Intracardiac thrombi

Intracardiac thrombi are seen in a variety of clinical settings and can result in severe morbidity or even death from embolic events. They can occur following myocardial infarction with ventricular thrombus formation, or with atrial fibrillation and mitral stenosis where atrial thrombi predominate.

Thrombi in the chambers of the left heart is a common source of complications like stroke and other arterial embolic syndromes.

Transthoracic echocardiography is the diagnostic tool of the first choice. However, the inability to visualize all cardiac chambers and the reduced image quality in some patients are limitations of transthoracic echocardiography. Therefore, transesophageal echocardiography has emerged as the most sensitive modality for the detection of intracardiac thrombi.1

The lack of enhancement differentiates cardiac thrombus from other cardiac tumors.

Cine images using steady-state free precession (SSFP) allow the localization of the thrombus and targets following sequences to the region of interest. Cine images can also demonstrate segmental hypokinesia in surrounding infarcted myocardium. On cine images, thrombus can sometimes be difficult to separate from the adjacent myocardium if they have similar intensity and can be readily missed unless gadolinium is administered.

In this sequence, the heart is imaged at every heartbeat following pump injection of gadolinium. This allows dynamic imaging of contrast as it passes from the right ventricle, into the left ventricle, into the myocardium, and following the redistribution. Thrombus being an avascular lesion will be of homogenous low intensity on every phase.

A long inversion time of ~440 ms is chosen to null any non-vascular lesions (eg thrombus) that do not contain gadolinium. This accentuates thrombus by making it very hypointense compared to surrounding tissues which contain gadolinium. Any lesion which is not homogenously hypointense points to an alternative pathology.

A short inversion time is initially chosen to null the gadolinium-rich myocardium so that any areas of myocardial enhancement are accentuated. The initial inversion time is decided upon by performing a scout at different TI, and choosing the TI which nulls the myocardium. This also incidentally results in some fat suppression as fat has a short T1 value (~150 ms). The inversion time is progressively increased as late gadolinium imaging progresses, because gadolinium washes out of the myocardium, and the T1 value increases back to baseline. Thrombus will remain of low intensity, and any underlying infarct will be revealed by sub-endocardial enhancement.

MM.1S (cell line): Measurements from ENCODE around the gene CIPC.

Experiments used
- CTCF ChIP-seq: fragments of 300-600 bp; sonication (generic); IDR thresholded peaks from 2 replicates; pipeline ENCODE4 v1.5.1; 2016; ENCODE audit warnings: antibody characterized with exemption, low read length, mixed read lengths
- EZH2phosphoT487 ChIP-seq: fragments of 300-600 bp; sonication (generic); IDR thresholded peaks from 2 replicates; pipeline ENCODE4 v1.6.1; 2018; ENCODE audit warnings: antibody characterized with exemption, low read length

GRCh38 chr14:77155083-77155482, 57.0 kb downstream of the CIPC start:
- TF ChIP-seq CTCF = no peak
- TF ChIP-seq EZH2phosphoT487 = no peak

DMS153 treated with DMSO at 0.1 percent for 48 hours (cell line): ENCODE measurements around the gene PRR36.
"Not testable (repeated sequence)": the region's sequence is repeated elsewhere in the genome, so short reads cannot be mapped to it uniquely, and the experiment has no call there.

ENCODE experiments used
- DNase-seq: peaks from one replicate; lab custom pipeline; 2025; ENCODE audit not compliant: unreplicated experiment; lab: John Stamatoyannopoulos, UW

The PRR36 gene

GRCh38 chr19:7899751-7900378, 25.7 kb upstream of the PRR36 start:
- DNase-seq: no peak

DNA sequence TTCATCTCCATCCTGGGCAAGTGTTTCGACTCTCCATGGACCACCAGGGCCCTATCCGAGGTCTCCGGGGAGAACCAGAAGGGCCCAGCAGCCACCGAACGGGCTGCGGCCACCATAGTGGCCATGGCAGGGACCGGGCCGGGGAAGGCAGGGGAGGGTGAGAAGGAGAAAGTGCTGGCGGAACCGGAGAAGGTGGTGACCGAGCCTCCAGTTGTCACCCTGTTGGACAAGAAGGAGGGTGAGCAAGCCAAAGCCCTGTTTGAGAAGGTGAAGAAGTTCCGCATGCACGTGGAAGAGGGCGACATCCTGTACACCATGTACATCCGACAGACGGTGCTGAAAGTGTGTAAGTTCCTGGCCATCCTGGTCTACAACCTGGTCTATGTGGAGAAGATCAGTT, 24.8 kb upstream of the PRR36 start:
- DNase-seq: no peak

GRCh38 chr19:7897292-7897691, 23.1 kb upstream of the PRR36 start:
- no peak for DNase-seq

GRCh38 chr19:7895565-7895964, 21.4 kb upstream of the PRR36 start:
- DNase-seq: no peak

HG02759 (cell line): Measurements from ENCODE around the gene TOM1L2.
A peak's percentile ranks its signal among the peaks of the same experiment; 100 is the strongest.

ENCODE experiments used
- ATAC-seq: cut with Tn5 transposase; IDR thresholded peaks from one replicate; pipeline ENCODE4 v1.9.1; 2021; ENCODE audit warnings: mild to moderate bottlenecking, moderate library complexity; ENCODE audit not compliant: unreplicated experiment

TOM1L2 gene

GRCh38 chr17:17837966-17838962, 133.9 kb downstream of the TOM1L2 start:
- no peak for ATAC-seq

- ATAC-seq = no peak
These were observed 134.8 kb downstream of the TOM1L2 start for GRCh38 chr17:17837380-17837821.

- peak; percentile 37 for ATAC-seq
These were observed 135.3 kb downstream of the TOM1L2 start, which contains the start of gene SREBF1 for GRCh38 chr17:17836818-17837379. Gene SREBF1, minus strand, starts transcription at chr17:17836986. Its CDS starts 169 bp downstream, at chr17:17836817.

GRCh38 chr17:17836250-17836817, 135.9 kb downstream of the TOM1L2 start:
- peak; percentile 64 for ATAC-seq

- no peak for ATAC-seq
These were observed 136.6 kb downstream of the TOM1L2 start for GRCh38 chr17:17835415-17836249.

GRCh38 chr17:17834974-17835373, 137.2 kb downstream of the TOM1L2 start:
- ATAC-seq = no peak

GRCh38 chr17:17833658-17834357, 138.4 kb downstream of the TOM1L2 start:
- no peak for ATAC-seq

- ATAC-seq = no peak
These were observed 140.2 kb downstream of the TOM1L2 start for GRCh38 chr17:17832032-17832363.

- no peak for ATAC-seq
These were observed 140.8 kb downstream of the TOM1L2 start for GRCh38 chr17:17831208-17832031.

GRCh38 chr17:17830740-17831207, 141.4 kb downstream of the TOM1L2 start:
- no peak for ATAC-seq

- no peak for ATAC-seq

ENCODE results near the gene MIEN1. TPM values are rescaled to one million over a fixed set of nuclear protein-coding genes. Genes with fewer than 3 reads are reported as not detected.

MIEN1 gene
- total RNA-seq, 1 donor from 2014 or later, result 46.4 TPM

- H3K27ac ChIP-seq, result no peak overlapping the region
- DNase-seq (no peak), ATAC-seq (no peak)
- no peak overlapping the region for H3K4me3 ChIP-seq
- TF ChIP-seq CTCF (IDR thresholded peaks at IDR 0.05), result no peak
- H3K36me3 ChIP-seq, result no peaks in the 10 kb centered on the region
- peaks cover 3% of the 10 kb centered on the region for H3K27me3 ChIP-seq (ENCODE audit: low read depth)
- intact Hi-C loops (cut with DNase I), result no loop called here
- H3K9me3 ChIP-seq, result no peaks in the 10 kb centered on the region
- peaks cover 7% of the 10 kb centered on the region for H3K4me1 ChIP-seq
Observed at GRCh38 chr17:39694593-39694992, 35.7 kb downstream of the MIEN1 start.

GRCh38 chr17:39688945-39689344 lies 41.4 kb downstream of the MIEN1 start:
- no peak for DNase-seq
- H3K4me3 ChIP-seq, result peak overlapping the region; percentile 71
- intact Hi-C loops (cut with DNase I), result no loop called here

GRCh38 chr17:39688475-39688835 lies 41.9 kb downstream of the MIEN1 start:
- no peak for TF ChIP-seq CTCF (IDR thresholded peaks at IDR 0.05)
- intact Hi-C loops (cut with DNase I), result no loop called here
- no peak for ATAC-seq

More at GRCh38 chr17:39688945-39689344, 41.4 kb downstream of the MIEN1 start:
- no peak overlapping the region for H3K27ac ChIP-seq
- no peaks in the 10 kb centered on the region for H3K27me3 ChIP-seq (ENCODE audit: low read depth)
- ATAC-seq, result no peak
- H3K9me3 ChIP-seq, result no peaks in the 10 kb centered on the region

The biggest risk from cardiac thrombus is distal embolization, resulting in stroke, visceral infarction or distal limb ischemia. Treatment is anticoagulation.

For a mass in the cardiac chambers consider:

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Article information

rID: 12660
System: Cardiac
Synonyms or Alternate Spellings:
  • Intra-cardiac thrombus
  • Intra-cardiac clot
  • Intracardiac thrombus
  • Intra-cardiac thrombi
  • Intra cardiac thrombus
  • Intra-cardiac blood clot

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Cases and figures

  • Case 1: in left ventricle
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  • Short axis view
    Case 2: left atrium + ventricle
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  • Case 3: in right atrium
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  • Case 4
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  • Case 5: in left atrial appendage
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  • Case 6: in right atrium
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  • Case 7: right atrium
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